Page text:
Players seem increasingly fed up. Two weeks ago, Tampa Bay Rays pitcher Blake Snell said that restarting the season wasn’t “worth it” if players had to take big pay cuts, and New York Mets pitcher Marcus Stroman tweeted, then quickly deleted, that the Tuesday plan made a 2020 season unlikely. The union, for its part, said it’s “extremely disappointed” in the offer. 

Owners, though, are confident that half-baked pitches like this one will ultimately work because the antagonistic version of the MLBPA is mostly a relic of the past.

Over the last decade, MLB owners have succeeded in steadily eroding the option of free agency and the bigger salaries that come with it. They have weaponized baseball’s statistical revolution to prioritize ruthless efficiency ― which has proven how undervalued many players are while also contributing to management’s obsession with younger, cheaper talent. They’ve manipulated rules governing younger players and league-wide revenue sharing to further control costs, and they’ve diversified revenue streams by pouring cash into digital media ventures and ballpark villages, giving themselves even less incentive to spend money trying to win. 

The union and its collective bargaining agreement have done little to prevent owners from squeezing players at the top, bottom and each side. As a result, the share of league revenues that goes toward player salaries has fallen to modern lows, even without the dreaded salary cap that players once walked off the field to prevent. In 2018, the average MLB salary dropped for only the fourth time in 50 years.

Tampa Bay Rays ace Blake Snell said in early May that it wouldn't be "worth it" for MLB players to take the field in 2020 if



Tampa Bay Rays ace Blake Snell said in early May that it wouldn’t be “worth it” for MLB players to take the field in 2020 if owners continued to insist on massive salary cuts.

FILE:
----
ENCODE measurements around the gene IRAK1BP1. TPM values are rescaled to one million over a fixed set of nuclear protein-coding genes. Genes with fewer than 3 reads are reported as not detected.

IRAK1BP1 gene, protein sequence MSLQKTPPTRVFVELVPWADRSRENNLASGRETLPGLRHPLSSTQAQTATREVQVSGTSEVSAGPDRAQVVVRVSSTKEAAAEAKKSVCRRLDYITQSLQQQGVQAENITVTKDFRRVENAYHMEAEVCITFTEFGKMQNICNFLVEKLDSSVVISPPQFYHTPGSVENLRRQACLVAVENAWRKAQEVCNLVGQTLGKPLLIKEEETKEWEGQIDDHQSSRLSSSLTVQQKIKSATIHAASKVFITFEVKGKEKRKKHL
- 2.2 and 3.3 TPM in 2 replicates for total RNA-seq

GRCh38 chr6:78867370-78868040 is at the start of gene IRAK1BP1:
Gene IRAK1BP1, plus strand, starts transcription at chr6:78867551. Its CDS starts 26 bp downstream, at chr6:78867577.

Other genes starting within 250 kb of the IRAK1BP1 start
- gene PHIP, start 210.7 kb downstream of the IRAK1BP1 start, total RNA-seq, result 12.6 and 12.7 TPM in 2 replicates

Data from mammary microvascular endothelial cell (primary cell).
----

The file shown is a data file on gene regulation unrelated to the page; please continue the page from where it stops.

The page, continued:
Baseball, in other words, has become something of a microcosm of the American economy, with an ownership class rewriting some rules and bending others in order to hoard as much money as possible at the top. The MLB’s obsession with efficiency came straight from Wall Street and elite business schools whose big data fixation helped create an economy that has benefited the wealthy but “hollowed out” the middle class ― a dynamic that probably sounds familiar to the free agents who’ve had to stomach endless excuses for why they can’t find jobs.

Faced with the sudden financial crunch caused by the pandemic, massive companies that wasted excess cash on stock buybacks and senseless acquisitions, instead of preparing for an inevitable downturn, have forced their workers back on the job with little regard for their health or well-being, sometimes twisting the definition of “essential” beyond all logic to do so. 

MLB owners, whose relentless short-termism created their own sustainability problems, now sense an opportunity to do the same, especially as President Donald Trump pushes the idea that professional sports are “essential.” 

The MLBPA’s reluctance to fight stems largely from the 1994-95 strike, the blame for which wrongly fell on the athletes, who were up against the perception that they were spoiled rich guys playing a kid’s game, not workers in a labor system that left unchecked would have treated them the same way it does workers everywhere else. And the union is right that it will never win a public relations battle with the league office, especially at a time when 40 million Americans are newly unemployed. 

But it also doesn’t have to. Instead of trying to win over the public, the MLBPA ought to take lessons from other workers who are as fed up with their bosses as baseball players should be. 

The last two years have seen a surge in union drives and strikes, a wave of activism that has now intensified during a crisis that further exposes how little big business cares for its most vital employees. 

From McDonald’s to the media, workers have decided they have to fight, and many of them have won. At some point, whether it realizes it yet or not, baseball’s union is going to have to do the same. And if there’s no 2020 season, it won’t be the players’ fault.